Sanchez: I'm going to go out on the limb saying that breaking your jaw is in the top three worst injures in sports, because for a month straight, when you have to throw Chef Boyardee into a blender for both lunch and dinner, everyday, for a month, you'll realize how bad that injury is. It was so bad, I was so depressed at times. I would watch my roommate, Brock Holt, eat whatever he wanted, and I would have to carry it to him because he was on crutches. It was not something I would wish on my worst enemy. I went from macaroni and cheese to spaghetti and meatballs to ravioli, mini ravioli, Beefaroni, rigatoni... Pirates GM Neal Huntington said at the time that you had "no fear" and didn't "back off" from the plate. Did that experience change your approach at all?

Sanchez: No, not really. When I got to Arizona for my first taste of action after that injury, I was surprised how comfortable I was. There was maybe, out of the the 75 ABs, maybe 10 or less ABs where that was in my mind, and I didn't trust the guy on the mound. As much as you tell yourself, if it's in your mind, you're in bad shape. It did hold me back for a few ABs, but it's gonna be like that regardless when you're facing someone throwing 95-100 mph, that's not the best group of arms to face. But I know what I'm in for now -- it'll only get better. I read you had a 4.0 GPA in high school. First, how'd you pull that off, and second, what was your experience in high school like, being a team captain and managing academics?

Sanchez: That perfect 4.0 is a little bit of a typo. In high school, we had honors and AP classes that give your GPA a little extra weight -- I had like a 3.5 unweighted and a 4.0 weighted. But I always put down a 4.0 'cause it looks better, and I knew it would help for colleges. So that was my weighted.

In high school, down in Miami, high school baseball is so competitive down here. There's so many good players, it seems like you're always out there playing quality guys. It's been a while, but I had so much fun out there. Our coaches spoiled us with metal bats, home and away catcher's gear; I was treated pretty well. And to be able to lead my team to a state tournament, it was a great experience, and I had a lot of fun. You were roommates this past year with Holt, another high Draft pick and said in July you played a ton of video games with him. Which games? Who's better? Have you created yourself in a baseball game yet?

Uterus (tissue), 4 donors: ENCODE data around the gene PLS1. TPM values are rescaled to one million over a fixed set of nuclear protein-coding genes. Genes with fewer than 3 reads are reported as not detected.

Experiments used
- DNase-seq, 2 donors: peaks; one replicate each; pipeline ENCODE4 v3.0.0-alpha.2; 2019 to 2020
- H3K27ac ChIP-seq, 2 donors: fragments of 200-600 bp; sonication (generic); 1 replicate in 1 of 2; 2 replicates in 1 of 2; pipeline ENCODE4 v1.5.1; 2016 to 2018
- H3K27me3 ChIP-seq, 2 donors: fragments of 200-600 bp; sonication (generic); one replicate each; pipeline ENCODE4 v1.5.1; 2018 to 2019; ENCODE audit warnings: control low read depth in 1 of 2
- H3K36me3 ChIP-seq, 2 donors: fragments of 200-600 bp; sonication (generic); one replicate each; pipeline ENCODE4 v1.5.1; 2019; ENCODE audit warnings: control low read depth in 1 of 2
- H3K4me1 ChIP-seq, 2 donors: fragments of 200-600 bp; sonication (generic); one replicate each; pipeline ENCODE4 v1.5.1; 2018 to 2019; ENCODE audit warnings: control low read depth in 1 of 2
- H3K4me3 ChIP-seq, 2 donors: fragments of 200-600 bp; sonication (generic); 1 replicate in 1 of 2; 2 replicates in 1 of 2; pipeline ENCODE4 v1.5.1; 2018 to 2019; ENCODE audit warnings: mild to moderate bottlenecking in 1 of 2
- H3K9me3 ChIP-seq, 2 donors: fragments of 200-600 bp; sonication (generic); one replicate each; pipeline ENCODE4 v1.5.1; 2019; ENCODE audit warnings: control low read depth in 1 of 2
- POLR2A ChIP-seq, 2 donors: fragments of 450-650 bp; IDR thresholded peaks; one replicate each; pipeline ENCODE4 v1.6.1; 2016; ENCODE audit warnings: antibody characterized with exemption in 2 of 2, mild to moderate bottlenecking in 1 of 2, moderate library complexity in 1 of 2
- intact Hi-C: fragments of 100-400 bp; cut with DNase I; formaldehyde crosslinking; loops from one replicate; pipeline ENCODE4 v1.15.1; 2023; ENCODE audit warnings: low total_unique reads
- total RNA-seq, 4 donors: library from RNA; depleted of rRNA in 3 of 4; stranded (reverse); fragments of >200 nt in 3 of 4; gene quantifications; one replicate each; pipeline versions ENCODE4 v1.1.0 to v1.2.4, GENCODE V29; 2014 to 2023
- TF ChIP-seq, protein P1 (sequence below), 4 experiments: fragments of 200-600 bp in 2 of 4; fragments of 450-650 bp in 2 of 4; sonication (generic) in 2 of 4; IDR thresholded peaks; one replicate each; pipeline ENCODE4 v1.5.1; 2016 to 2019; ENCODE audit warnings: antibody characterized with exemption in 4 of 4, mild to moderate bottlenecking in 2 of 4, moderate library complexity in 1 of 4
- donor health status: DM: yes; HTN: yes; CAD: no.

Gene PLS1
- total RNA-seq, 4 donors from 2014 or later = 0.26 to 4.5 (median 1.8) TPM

Sanchez: Oh yeah, I created myself all the time in high school. When the best game ever came out, NCAA MVP, that was the first game I ever created myself on Boston College's roster. Me and my buddies had a lot of fun.

Brock and I spent our six-to-eight weeks depressed with injuries, but we played FIFA soccer -- he and I would get into it. I'm not a lot better than him, but I am better than him. He and I get along like you've never seen before -- we're good friends, and the only times we'd get into it was that game. We would hate each other for a good hour after. We would not talk to each other. If it wasn't for FIFA, we'd go insane. We sort of touched on this before, but what kind of cool stuff did you buy after signing with Pittsburgh and getting that big bonus?

Sanchez: I tried not to go too crazy -- you hear stories about guys going nuts and not having anything for the future. But, I bought my dream car, the car I wanted since I was 10, and you can ask my mom about that. I've always wanted a Range Rover, always wanted one. Black with black rims, real classy look. I really love that thing -- it's my baby.

And I paid my mom's debt, bills that I mostly accumulated over the years. She drives an Infinity now, nothing too crazy, a nice little Mommy-mobile for her. My dad fixed his car, paid some bills. Everything else is in investments. But it's nice to go to the mall and see shoes or jeans and be able to buy that and not have it hurt. That's about it. You're a Miami guy. How pumped were you when LeBron picked the Heat?

Sanchez: I would probably say with LeBron signing, I jumped on the Heat bandwagon quicker than anyone I know. I jumped on them in '06 when they won it, and then I went to Boston and fell in love with the Celtics, their big three out there. And then I come back, and now I'm a Heat fan again. It's awesome now to see those guys clicking these days -- they're playing a lot better, so they're a lot of fun to watch.

This story was not subject to the approval of the National Association of Professional Baseball Leagues or its clubs.